Because the North Sea is a relatively small theater of operations, just a few zeppelins on Scout missions can quickly reconnoiter all approaches to the British coast and report back on the dispersal of the Royal Navy. Once a suitably-sized British task force containing at least three capital ships has been located by zeppelins, the German battlefleet should leave port behind a screen of scouting fleets with three zeppelins along for an Escort mission.

The escorting zeppelins will help the Kaiser’s battlefleet make contact with the enemy, increase German initiative, and spot for German gunnery. The latter will vastly increasing the accuracy of German gunfire and hopefully allow the Germans to sink three or more British battleships quickly and then break off and head for home.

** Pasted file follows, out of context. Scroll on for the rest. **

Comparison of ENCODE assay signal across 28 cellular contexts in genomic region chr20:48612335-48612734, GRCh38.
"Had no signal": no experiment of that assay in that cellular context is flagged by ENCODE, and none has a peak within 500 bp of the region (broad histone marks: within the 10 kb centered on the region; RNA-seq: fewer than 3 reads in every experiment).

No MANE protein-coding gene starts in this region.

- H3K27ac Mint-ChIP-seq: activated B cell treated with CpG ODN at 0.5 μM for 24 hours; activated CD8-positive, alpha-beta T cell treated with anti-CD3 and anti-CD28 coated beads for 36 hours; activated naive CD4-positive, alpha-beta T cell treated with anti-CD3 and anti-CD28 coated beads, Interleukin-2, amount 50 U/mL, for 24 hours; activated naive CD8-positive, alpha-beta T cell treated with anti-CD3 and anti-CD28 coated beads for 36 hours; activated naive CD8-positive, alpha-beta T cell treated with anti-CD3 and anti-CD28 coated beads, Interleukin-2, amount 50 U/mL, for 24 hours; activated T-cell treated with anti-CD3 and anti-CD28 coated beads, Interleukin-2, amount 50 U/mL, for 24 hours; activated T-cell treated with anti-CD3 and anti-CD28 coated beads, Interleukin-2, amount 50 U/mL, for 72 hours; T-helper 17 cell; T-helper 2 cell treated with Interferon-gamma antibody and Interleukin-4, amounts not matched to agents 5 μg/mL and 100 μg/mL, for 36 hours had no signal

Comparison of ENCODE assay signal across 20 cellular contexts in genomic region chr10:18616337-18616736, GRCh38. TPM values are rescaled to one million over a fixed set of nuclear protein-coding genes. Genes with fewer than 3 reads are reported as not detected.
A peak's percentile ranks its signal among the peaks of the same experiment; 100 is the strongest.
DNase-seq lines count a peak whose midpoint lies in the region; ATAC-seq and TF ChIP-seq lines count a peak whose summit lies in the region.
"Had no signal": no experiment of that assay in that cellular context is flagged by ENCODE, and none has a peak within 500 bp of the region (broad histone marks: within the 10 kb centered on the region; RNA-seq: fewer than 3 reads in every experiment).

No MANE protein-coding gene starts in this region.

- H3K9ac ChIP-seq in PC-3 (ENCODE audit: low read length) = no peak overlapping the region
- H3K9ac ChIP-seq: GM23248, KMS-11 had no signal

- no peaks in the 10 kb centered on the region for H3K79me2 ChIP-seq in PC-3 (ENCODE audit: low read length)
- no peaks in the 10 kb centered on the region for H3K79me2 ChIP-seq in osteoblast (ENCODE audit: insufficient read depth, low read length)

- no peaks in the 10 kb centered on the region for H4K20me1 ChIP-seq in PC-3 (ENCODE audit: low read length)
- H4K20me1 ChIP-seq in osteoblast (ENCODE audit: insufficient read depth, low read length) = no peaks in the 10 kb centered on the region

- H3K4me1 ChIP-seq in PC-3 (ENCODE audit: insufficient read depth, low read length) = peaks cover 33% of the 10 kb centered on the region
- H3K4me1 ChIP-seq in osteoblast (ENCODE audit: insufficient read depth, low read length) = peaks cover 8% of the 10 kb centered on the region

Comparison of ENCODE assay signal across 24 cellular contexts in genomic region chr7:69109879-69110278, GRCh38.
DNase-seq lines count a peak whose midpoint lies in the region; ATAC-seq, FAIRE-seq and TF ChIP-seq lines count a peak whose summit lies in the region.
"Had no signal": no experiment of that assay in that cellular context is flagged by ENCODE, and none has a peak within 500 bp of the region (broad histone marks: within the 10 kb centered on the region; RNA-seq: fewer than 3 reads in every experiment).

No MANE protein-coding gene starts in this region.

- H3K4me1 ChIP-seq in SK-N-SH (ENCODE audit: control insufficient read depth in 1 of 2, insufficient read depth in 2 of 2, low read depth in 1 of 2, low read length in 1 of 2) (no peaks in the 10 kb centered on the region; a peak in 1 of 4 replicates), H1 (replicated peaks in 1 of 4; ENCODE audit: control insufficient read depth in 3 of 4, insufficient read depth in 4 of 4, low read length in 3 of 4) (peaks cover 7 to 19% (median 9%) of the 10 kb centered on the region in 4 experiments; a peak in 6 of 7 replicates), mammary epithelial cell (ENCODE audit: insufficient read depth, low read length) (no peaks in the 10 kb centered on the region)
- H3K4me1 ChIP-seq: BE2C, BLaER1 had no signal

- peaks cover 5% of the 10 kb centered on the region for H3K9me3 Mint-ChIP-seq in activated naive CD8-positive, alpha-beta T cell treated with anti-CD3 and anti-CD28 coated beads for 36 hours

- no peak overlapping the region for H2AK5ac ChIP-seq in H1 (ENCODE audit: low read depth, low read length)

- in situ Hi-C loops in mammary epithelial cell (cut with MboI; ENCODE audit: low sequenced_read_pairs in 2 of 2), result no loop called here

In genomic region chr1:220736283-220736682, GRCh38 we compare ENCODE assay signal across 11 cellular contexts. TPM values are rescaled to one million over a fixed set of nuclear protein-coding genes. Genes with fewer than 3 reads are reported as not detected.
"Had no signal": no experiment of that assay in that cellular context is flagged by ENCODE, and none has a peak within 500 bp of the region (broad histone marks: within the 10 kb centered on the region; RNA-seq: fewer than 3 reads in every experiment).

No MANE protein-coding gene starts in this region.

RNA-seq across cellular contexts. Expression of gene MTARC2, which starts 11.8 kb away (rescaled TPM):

And while this is going on the Germans must be sure to keep a few zeppelins in the air on Scout missions at all times, sending more out as the first wave of zeppelins comes back for refueling. This will allow the zeppelins to keep constant tabs on British fleet movements and hopefully warn the High Seas Fleet of any British moves to combine their squadrons into a unified battlefleet.

The main danger to German plans is not the British, but the weather. Weather conditions at-start are Mist, and if they worsen to Fog the zeppelins won’t be able to provide escort benefits like helping contact enemy fleets or spotting for gunnery. If they worsen to Squall they won’t be able to search for enemy fleets either, and if they get worse than that the zeppelins will have to abort their missions and head for home.